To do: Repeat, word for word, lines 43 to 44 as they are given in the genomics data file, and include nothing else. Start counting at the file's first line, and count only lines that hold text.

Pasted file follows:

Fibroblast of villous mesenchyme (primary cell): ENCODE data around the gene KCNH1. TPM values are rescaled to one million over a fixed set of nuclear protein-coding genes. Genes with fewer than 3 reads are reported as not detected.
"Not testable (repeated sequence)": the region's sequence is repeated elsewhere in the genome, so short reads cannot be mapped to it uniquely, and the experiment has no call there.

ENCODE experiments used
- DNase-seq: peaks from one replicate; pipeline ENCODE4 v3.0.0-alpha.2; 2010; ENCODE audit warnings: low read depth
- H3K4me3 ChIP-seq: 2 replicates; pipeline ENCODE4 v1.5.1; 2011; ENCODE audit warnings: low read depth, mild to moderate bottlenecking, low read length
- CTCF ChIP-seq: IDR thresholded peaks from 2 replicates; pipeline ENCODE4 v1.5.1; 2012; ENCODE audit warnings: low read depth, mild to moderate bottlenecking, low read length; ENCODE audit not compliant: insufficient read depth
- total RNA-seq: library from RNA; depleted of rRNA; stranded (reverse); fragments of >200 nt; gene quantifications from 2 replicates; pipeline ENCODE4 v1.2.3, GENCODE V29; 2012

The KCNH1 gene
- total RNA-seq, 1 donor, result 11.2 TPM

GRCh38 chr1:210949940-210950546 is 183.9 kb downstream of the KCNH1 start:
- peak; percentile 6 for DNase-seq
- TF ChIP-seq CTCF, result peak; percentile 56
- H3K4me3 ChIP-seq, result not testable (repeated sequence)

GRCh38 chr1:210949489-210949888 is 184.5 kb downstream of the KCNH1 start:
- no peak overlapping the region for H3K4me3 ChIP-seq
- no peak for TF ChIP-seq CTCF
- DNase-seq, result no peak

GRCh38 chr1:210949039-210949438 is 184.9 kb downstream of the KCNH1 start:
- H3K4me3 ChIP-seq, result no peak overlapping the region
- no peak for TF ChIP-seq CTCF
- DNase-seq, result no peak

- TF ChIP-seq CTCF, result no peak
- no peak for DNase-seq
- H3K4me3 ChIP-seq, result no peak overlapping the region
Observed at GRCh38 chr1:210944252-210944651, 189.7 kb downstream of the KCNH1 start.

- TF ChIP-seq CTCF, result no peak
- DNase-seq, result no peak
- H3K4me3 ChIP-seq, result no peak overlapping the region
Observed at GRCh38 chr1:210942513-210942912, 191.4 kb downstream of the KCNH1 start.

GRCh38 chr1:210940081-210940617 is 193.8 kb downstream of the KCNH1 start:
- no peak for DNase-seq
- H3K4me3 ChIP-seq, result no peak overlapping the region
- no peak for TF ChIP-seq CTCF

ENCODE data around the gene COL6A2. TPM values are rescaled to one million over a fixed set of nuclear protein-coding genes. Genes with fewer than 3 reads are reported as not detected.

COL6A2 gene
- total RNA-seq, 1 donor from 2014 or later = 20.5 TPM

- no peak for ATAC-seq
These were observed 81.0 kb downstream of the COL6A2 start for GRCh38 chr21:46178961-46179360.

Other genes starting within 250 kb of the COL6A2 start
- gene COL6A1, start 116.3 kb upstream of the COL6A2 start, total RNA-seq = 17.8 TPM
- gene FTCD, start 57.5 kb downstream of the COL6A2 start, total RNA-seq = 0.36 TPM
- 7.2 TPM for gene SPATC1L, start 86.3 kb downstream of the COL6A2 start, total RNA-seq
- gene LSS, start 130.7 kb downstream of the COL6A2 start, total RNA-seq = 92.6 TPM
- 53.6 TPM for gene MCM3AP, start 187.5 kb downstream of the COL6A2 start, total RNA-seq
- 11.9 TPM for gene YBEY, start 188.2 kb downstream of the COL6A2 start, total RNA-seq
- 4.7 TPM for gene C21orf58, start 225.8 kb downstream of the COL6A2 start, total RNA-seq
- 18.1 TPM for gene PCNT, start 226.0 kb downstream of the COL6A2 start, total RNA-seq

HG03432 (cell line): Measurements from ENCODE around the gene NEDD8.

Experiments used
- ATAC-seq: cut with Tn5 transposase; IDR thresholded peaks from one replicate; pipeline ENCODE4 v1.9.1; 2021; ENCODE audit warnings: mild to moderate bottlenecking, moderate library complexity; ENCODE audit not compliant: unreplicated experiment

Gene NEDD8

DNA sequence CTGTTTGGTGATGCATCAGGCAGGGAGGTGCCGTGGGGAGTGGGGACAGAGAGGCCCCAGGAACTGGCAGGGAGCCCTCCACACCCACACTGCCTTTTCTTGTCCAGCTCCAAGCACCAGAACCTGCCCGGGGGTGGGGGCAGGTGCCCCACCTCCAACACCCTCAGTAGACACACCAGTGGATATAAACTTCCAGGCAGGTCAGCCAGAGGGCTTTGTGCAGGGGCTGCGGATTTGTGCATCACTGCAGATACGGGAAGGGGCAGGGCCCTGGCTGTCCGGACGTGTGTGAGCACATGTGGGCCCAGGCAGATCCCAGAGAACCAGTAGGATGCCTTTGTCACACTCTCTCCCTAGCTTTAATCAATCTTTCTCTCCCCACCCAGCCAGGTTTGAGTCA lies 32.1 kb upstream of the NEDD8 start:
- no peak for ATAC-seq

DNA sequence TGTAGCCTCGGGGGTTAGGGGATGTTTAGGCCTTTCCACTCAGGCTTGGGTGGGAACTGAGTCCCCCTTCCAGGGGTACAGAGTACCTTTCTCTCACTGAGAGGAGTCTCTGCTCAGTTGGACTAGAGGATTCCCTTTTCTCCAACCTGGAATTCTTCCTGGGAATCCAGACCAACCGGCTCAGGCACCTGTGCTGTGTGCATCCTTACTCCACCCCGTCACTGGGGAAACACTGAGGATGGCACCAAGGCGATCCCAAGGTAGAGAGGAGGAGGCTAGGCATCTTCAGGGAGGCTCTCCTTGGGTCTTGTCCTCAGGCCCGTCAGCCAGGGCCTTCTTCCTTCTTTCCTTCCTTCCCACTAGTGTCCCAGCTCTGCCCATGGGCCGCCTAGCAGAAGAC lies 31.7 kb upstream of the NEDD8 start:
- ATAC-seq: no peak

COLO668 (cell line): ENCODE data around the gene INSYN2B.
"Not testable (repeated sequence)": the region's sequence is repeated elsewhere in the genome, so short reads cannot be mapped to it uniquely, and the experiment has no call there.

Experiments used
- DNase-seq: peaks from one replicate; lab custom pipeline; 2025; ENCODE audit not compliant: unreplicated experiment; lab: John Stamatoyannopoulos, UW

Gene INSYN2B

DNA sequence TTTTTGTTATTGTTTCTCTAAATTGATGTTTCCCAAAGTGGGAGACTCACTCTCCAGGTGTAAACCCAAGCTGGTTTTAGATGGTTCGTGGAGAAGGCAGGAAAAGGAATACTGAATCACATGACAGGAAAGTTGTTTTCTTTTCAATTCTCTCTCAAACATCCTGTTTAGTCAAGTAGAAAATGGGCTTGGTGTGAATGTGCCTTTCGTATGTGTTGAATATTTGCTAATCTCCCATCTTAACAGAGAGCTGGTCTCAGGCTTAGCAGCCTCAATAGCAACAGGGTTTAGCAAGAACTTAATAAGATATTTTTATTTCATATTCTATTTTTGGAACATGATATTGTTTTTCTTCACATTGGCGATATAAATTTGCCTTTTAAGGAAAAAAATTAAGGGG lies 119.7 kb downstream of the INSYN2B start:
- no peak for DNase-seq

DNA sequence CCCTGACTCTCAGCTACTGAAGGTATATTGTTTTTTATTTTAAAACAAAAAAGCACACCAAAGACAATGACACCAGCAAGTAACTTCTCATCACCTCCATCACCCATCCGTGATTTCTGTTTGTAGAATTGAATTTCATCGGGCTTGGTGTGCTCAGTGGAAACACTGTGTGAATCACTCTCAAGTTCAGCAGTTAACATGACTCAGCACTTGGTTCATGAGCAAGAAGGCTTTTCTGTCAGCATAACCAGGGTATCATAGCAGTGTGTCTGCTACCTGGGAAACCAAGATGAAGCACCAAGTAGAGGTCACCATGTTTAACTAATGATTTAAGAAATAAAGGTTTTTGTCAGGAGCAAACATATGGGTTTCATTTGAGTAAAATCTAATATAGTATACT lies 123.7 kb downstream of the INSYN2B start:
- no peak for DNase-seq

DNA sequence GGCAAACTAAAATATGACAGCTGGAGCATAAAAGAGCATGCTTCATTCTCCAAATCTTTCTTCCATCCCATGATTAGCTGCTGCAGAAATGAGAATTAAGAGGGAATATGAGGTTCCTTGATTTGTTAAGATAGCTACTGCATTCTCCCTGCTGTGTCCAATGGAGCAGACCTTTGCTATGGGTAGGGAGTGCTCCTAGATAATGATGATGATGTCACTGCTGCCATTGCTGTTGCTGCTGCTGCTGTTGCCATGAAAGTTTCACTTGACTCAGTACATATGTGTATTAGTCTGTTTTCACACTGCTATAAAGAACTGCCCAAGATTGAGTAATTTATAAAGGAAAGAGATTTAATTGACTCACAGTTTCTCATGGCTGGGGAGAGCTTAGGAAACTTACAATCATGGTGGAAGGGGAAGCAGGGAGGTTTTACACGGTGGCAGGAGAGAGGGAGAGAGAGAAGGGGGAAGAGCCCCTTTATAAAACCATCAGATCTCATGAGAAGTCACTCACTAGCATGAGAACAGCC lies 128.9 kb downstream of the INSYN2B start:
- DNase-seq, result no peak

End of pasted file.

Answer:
- gene LSS, start 130.7 kb downstream of the COL6A2 start, total RNA-seq = 92.6 TPM
- 53.6 TPM for gene MCM3AP, start 187.5 kb downstream of the COL6A2 start, total RNA-seq